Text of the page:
And, if this season finds you traveling, you can even do that "checking out" while you're flying the friendly skies.

Stanley Kubrick would be blown away.

Monday, November 29, 2010

so ends a SUPER trip

Well, the suitcases are packed. The postcards are written, and Delta's already sending emails that it's "time to check in." You know what that means - we head home tomorrow. Though it's been a beautiful trip, I am definitely ready to get back to a part of the country where people are actually paying attention when Auburn comes back from 24 down to beat Alabama in the Iron Bowl. It seems to me that Hawaiians aren't all that interested in football. This is probably owing to the fact that there's a five hour time difference, so, by the time the noon games kick off in the East, folks are just waking up over here. They're more concerned with breakfast than whether or not Kentucky will drop to Tennessee - FOR THE 26th YEAR IN A ROW (they will, it pains me to say). It's either that - or the massive distraction of Captain Cook's swimming pool.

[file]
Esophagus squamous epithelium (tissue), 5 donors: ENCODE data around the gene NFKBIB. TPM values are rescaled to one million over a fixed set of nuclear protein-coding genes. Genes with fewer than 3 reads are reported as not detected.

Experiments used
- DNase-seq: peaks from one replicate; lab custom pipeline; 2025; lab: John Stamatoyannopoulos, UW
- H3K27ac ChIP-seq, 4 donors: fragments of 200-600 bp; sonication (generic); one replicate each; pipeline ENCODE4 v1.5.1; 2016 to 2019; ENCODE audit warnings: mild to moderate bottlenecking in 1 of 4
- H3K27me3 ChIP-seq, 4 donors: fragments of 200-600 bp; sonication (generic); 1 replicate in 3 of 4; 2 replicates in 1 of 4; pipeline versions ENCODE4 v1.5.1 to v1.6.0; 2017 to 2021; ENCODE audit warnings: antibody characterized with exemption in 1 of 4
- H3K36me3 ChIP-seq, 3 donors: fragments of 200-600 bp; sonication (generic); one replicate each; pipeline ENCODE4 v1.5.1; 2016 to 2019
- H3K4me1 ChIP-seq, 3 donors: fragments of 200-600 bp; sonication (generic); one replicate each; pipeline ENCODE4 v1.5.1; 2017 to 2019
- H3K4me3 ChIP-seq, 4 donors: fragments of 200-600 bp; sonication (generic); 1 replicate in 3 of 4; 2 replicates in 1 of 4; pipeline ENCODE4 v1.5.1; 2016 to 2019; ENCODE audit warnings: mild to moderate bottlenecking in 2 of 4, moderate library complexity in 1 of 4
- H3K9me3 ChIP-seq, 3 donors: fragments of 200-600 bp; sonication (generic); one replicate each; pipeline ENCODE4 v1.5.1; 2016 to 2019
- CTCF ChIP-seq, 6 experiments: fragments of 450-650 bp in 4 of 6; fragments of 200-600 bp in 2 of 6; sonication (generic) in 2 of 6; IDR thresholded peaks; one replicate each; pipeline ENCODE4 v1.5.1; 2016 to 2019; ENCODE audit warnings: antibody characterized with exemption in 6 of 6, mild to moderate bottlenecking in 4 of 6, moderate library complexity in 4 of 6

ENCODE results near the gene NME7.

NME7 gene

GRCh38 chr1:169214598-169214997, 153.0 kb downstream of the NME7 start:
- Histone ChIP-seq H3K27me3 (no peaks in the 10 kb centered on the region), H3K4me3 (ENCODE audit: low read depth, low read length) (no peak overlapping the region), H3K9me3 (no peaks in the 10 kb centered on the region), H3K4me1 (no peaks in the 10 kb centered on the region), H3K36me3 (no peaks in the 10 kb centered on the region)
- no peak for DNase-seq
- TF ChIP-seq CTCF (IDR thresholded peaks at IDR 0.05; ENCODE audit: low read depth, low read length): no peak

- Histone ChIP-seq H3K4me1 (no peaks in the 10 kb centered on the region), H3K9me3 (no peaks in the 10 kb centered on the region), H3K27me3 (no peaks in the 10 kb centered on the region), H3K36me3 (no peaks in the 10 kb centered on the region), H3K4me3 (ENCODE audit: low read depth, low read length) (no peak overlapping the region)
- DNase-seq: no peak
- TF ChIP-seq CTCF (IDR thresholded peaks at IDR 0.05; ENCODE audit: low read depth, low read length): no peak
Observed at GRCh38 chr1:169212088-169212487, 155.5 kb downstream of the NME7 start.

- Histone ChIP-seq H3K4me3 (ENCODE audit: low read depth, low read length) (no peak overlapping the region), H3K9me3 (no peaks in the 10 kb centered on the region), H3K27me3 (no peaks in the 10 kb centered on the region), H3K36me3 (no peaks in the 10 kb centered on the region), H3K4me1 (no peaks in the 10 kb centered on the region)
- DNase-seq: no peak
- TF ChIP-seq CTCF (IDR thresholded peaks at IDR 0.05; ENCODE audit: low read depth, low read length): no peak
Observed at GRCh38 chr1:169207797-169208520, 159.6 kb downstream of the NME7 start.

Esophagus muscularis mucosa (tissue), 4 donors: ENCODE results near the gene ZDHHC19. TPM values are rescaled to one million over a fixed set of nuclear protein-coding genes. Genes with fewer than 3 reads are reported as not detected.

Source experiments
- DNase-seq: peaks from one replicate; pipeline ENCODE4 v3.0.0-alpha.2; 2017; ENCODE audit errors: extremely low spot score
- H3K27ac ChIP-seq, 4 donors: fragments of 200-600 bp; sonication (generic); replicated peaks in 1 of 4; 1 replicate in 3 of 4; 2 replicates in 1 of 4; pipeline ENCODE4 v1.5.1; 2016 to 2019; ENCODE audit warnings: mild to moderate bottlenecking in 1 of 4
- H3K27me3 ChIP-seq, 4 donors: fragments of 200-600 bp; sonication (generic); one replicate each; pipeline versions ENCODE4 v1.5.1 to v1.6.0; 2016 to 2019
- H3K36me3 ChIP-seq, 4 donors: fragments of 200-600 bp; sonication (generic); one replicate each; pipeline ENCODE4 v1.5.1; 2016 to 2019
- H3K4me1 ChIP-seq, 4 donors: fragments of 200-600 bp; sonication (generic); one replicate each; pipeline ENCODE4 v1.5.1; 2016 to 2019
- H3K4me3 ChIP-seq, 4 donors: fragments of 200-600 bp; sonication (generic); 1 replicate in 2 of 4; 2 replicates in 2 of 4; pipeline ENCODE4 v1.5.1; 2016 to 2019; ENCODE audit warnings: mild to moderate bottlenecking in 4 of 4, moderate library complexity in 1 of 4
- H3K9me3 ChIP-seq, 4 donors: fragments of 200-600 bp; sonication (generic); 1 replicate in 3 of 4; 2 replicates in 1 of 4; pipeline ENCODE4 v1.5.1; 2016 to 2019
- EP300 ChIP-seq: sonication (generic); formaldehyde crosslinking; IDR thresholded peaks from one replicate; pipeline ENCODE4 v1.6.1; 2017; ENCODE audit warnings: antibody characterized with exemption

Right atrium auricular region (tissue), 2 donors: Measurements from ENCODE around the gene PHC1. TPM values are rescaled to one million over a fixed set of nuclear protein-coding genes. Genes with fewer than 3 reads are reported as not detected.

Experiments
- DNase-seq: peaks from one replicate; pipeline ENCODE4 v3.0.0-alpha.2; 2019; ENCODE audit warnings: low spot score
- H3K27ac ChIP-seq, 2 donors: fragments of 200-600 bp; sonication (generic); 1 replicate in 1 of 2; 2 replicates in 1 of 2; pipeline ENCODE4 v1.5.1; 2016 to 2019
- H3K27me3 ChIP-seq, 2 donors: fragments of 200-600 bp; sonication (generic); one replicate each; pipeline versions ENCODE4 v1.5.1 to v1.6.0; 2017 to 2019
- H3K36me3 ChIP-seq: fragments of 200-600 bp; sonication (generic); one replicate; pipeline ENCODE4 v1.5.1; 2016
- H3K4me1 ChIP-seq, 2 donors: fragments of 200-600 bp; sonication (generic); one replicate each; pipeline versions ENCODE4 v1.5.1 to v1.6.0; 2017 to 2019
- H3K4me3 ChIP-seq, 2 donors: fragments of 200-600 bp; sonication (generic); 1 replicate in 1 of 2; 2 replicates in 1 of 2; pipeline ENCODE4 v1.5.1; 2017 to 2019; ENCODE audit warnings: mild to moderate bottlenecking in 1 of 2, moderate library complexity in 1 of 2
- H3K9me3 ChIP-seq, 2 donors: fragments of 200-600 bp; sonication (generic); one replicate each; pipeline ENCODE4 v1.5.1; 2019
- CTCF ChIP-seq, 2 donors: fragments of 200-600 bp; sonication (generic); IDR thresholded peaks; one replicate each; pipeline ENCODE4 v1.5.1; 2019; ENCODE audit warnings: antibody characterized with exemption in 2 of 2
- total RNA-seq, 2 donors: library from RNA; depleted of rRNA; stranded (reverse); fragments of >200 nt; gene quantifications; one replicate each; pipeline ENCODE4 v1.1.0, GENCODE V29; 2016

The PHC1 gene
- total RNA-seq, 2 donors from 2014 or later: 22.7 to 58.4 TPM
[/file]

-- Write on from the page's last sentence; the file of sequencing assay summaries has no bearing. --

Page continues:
That's how we spent most of today, in fact. Well, that's how we spent the part of today that came after church and yet another meal - this time, breakfast - in Lahaina. Those who know about Super Payton will be glad to learn that this breakfast entailed the creation of the story in which we learn how "a little girl named Aunta" became "Super Aunta." This happens whenever we go to a restaurant. Payton wants the two of us to write a Super Payton story. Wait a minute. Let me get more specific - he writes the story; I just write it down. Typically, he draws the pictures and tells me what to write under them. This pattern goes back to before he could write. Why in the world he hasn't realized that, at a very well read 9 whose IQ probably overshoots mine by double digits, he has the autonomy to write these stories even when I'm not around, I do not know, but that's the way these stories started to be written, and, five years later, that's how they continue to be.